IV Sedation - San Antonio, TX | New Braunfels, TX
Narcotics-free Pain Management
When it comes to medical history, few things are as prolific as the idea of sedation before medical care. The idea that patients should be either put to sleep completely or, at the very least, sufficiently numbed is one that has long been held to be an important truth in the medical field. The field of dentistry is no exception to this rule. As far back as 1842, dentists have been helping their patients get through various procedures and surgeries using different forms of anesthetic. When you have to get a dental procedure done and are worried about the sedation process, it’s normal to be anxious. At Excellent Dental Specialists, however, we want you to feel as comfortable as possible, both before and after you enter our office. Let’s take a look at IV sedation and what you can expect.
What is IV sedation?
IV sedation is a relatively simple and commonly used way to administer anesthetics to patients. It has been a popular form of anesthesia in dentistry since at least 1935, and continues to be an important and safe way to help patients get through procedures. IV sedation can also be used when it comes to patients who are too anxious to even consider entering a dentist’s office. IV sedation can help calm that anxiety and work to make you feel more comfortable in order to receive the dental care you deserve without harming your emotional state.
IV Sedation Versus General Anesthesia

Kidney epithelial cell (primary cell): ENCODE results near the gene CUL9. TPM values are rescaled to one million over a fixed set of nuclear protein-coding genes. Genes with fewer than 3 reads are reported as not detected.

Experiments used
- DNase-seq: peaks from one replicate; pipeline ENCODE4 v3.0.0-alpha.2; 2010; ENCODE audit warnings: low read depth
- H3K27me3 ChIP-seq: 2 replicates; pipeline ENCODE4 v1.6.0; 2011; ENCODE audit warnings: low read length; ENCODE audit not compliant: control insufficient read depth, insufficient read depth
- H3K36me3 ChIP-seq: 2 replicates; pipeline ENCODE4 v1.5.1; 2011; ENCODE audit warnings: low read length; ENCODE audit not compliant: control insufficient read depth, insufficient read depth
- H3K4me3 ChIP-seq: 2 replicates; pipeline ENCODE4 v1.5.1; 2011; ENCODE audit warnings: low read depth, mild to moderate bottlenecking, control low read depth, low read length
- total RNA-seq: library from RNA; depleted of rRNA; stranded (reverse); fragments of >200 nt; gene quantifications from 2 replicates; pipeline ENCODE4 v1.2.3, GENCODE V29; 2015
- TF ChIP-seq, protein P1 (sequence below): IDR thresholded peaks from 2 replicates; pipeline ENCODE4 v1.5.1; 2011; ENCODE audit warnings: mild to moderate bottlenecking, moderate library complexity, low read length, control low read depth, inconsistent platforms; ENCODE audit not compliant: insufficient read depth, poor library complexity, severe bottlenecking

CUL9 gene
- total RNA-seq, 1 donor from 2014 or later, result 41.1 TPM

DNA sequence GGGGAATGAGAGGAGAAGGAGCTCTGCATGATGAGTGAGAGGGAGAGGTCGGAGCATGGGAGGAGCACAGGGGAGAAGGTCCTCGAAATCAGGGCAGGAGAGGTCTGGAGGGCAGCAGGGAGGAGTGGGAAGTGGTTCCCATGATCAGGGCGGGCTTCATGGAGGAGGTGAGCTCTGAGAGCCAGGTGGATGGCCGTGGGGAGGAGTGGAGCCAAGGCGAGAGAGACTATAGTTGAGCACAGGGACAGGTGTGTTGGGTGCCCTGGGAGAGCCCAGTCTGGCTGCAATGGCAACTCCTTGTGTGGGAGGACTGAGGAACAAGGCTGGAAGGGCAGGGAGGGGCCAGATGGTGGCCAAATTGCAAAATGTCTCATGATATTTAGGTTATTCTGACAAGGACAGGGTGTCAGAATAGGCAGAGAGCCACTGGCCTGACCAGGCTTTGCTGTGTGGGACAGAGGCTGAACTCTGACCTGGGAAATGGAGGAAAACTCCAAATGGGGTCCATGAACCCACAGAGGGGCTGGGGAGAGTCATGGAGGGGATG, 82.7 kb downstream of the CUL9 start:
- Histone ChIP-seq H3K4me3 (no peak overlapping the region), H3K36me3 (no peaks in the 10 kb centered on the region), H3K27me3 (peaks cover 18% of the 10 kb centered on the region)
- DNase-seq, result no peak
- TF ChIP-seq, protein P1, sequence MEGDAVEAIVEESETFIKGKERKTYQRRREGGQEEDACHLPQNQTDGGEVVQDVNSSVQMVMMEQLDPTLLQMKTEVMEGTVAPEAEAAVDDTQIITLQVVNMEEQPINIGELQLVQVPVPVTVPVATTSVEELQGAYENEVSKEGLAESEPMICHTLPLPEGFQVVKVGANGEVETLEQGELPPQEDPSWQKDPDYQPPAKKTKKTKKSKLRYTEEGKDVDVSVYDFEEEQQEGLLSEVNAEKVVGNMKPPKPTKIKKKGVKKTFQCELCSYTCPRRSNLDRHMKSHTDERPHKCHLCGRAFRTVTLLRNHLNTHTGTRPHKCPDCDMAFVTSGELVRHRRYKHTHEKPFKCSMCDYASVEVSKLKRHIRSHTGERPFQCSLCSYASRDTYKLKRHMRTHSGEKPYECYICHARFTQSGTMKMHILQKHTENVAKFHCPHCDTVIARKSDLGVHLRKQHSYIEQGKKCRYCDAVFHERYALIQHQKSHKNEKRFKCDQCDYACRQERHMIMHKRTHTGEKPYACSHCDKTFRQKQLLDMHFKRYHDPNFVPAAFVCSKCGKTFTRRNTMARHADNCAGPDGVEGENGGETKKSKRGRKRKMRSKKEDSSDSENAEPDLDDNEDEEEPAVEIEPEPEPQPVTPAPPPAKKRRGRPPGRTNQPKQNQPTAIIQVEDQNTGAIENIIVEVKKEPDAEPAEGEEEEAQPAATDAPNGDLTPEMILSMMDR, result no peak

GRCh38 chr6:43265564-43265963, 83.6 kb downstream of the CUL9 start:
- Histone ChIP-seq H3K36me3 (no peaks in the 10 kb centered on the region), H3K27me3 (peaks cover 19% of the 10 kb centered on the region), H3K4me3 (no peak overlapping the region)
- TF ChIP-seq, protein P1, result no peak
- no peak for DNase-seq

There are a few things to keep in mind about IV sedation. The first is that it is does not produce the exact same effects as general anesthesia. When you are given general anesthesia, you are completely asleep. You are not able to be woken up until the effects wear off. This is the kind of anesthetic used for medical procedures like major surgery. Think about how long some of those procedures take, and you’ll have a better idea about just how strong general anesthesia is. In addition to its strength, general anesthesia is also a bit more stressful on your body than simple IV sedation. That’s why you need additional support to maintain a clear airway and monitor vitals during general anesthesia.
IV sedation, on the other hand, is a much safer option. Instead of going completely under, you will be put into a more comfortable and safer “semi-awake” state. This means that you might not fall asleep, but you are also likely to have very little memory of the dental procedure performed during the time you were receiving the IV sedation. It’s a good compromise between going into a complete state of sleep and not receiving any sedation whatsoever. IV sedation allows you to keep control of your vitals and, therefore, you can do important things like maintaining your own airway, too.
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